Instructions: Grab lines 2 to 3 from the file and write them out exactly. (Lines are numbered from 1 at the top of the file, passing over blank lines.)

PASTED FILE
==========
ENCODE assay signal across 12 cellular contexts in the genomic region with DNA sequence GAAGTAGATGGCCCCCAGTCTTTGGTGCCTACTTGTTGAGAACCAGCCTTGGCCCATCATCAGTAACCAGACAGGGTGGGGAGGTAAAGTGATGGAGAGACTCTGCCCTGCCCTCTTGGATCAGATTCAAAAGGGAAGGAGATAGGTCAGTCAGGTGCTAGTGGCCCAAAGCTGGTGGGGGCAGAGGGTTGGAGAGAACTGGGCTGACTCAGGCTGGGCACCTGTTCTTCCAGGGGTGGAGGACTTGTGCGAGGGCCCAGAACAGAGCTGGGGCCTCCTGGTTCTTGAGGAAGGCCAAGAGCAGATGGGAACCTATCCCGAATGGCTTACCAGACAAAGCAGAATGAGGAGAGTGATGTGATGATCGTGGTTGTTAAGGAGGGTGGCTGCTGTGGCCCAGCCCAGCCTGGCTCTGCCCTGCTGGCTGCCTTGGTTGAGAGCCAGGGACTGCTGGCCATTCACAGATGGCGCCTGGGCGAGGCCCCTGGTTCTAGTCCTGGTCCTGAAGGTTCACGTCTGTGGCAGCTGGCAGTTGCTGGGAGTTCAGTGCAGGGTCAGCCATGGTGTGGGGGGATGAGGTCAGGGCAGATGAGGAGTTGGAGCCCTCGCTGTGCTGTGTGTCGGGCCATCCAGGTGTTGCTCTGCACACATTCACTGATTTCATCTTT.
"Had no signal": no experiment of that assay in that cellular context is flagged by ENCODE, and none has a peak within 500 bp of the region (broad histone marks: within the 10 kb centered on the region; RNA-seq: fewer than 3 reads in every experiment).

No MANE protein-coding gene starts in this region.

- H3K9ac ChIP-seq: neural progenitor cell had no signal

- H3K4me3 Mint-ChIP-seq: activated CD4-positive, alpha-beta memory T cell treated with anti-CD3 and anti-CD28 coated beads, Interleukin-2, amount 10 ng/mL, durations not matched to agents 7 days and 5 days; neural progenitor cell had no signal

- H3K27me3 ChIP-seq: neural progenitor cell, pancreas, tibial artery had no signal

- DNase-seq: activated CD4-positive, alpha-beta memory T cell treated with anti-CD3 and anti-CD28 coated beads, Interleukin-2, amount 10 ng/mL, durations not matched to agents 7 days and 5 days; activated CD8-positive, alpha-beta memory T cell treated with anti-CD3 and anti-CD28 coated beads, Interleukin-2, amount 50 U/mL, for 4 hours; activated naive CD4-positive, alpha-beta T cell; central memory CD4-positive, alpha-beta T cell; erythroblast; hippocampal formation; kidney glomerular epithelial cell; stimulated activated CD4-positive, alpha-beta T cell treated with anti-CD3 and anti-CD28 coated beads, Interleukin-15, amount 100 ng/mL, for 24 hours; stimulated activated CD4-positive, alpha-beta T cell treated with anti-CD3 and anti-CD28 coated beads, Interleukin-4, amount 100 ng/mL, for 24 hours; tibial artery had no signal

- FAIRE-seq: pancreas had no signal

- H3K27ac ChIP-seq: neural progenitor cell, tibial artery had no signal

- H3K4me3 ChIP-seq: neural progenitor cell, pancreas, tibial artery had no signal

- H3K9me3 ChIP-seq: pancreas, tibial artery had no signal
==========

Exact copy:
"Had no signal": no experiment of that assay in that cellular context is flagged by ENCODE, and none has a peak within 500 bp of the region (broad histone marks: within the 10 kb centered on the region; RNA-seq: fewer than 3 reads in every experiment).

No MANE protein-coding gene starts in this region.